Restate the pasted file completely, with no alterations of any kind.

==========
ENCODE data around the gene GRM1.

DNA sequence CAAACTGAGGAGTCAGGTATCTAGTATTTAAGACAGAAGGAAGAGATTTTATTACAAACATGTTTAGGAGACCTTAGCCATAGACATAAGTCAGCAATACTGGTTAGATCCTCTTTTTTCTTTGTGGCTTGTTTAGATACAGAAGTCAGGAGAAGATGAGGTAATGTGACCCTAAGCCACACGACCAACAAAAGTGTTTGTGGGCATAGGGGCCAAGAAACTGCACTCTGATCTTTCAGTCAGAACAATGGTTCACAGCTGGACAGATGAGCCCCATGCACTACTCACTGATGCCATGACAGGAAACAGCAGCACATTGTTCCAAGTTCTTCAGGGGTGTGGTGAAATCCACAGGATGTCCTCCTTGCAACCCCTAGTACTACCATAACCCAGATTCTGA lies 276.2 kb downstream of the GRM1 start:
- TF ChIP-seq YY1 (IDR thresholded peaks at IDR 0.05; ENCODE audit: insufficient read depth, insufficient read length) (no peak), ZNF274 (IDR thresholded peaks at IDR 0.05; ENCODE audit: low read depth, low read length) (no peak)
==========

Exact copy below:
ENCODE data around the gene GRM1.

DNA sequence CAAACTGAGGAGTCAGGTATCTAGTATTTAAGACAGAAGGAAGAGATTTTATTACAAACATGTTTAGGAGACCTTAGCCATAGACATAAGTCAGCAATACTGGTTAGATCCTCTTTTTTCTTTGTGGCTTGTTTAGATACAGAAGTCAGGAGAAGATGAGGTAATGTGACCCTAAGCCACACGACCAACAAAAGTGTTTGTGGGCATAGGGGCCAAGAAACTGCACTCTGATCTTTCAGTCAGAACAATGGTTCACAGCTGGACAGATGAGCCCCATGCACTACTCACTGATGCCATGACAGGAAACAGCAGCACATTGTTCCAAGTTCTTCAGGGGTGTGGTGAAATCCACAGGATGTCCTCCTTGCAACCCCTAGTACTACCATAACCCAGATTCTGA lies 276.2 kb downstream of the GRM1 start:
- TF ChIP-seq YY1 (IDR thresholded peaks at IDR 0.05; ENCODE audit: insufficient read depth, insufficient read length) (no peak), ZNF274 (IDR thresholded peaks at IDR 0.05; ENCODE audit: low read depth, low read length) (no peak)